ABORTION AND TEEN MOTHERHOOD. Scott's post below on parental notification laws brings up something that never seems to get said with regard to this issue. We all know that anti-abortion forces want to throw every roadblock and hurdle possible in front of a woman or girl seeking to have an abortion. When they talk about parental notification, they talk about the rights of parents. When progressives talk about why parental notification is bad, we tend to focus on the extreme cases -- a girl is being abused, she was raped by her father, etc. These cases are a good enough reason in and of themselves to oppose parental notification laws, but there's something else that�s said less often than it�s believed, if not by all pro-choice people, then certainly some: If a teenage girl is pregnant she ought to have an abortion.

It�s really as simple as that. Teenage pregnancy is bad, and teenage motherhood is bad, too. Having a child when you�re 16 or 15 or 14 may ruin your life, but even if it doesn�t, it�s going to make most of what comes after dramatically more difficult. Teenage mothers are more likely to drop out of high school, face economic deprivation, and have radically constrained life choices. So it seems that progressives oppose parental consent mostly because it makes those abortions less likely.

You won�t find any elected Democrats saying this, because then they�ll sound �pro-abortion� and not pro-choice. But if a 14-year-old girl gets pregnant and doesn�t want to tell her parents that she�s getting an abortion, I don�t really care if it�s because of some profound family dysfunction, or if it�s just because she�s embarrassed. I just want her to have the abortion so she can get on with her life.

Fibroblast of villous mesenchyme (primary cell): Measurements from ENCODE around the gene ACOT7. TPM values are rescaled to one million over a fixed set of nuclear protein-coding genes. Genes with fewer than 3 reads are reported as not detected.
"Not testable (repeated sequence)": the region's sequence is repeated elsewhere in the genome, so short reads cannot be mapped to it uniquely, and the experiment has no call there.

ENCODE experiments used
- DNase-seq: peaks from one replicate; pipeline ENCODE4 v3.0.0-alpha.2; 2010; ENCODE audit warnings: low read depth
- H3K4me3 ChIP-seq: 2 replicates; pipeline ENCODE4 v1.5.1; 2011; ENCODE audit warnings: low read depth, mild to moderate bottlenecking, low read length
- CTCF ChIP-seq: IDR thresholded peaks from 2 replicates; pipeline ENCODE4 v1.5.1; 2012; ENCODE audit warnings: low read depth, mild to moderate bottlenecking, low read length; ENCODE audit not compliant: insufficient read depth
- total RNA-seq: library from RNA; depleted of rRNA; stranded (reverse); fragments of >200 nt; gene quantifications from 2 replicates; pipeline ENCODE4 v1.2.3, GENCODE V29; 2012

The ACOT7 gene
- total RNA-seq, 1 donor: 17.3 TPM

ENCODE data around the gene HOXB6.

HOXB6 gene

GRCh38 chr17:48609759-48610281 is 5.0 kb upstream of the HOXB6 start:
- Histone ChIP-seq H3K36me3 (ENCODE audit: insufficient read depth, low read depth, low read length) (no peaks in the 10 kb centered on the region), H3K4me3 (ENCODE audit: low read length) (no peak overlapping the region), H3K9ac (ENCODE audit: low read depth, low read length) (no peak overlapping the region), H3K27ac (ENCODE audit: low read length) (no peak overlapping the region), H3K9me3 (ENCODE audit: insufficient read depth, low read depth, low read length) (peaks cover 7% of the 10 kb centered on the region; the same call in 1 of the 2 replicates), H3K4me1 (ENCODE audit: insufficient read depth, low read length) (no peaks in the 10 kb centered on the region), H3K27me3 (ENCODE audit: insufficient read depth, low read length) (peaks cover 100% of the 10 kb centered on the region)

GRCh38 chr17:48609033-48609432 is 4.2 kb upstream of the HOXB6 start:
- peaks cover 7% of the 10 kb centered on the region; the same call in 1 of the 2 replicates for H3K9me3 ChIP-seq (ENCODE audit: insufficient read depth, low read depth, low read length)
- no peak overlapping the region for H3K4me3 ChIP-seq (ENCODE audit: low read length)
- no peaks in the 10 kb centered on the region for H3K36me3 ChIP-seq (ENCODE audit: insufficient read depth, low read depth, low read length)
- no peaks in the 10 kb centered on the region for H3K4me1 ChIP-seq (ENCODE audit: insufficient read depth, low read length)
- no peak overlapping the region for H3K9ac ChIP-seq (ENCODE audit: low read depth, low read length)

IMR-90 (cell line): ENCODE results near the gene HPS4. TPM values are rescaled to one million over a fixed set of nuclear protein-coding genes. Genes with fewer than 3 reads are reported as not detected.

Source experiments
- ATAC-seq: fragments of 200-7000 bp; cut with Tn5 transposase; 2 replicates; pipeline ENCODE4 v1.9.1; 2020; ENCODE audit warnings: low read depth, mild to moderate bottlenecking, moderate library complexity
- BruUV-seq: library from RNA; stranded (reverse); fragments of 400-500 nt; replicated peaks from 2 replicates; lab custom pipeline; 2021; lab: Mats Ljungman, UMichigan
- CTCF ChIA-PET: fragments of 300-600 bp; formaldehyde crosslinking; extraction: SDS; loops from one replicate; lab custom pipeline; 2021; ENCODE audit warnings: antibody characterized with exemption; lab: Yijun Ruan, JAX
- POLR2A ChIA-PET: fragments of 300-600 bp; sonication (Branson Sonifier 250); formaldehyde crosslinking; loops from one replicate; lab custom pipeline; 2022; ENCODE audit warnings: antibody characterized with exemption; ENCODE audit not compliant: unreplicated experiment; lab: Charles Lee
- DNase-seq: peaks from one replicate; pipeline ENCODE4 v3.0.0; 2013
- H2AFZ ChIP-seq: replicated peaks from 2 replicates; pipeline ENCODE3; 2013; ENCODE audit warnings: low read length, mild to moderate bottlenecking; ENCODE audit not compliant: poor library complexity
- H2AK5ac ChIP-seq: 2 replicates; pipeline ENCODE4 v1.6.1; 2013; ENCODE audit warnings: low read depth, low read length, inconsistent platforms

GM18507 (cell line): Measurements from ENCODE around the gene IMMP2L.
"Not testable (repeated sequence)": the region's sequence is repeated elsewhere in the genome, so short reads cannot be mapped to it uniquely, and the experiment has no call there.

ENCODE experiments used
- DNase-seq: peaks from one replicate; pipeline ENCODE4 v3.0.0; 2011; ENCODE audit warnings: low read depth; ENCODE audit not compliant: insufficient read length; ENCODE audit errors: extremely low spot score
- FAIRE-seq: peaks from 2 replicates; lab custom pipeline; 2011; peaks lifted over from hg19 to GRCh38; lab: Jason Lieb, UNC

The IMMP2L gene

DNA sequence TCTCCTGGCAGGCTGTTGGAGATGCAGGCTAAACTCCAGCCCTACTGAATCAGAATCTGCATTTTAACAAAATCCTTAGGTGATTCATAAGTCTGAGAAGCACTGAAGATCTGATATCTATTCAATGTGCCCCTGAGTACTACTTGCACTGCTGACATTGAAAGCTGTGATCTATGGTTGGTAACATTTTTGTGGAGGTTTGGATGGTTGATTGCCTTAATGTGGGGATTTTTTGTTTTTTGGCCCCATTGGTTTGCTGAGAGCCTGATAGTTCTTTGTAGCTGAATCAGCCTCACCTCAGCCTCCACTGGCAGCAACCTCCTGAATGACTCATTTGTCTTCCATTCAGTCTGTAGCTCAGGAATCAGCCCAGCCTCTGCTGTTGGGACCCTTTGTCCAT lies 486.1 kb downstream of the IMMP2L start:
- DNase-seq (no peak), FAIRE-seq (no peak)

Part of the problem with pro-choice rhetoric is that it sometimes almost sounds as though it accepts the notion that abortions are bad by definition -- the least bad option in many cases, but still bad. And it�s hard to convince people that you�re right if what you�re telling them is that you want women to have the right to make a bad choice. If you do accept that, then it�s a short hop to Justice Kennedy�s newfound position, which is that the government should be able to save women from making a bad choice they�ll regret, since they�re not adult enough to know that they should make the �right� choice.

And one more thing -- as long as we�re passing laws mandating that women who seek abortions have to be lectured about what sluts they are, or have to be shown a sonogram to make them feel guilty, why not pass laws mandating that any woman seeking an abortion has to be given a prescription for birth control pills, and maybe some free samples for the first few months to get her started? Any state legislators out there want to get moving on that?

--Paul Waldman

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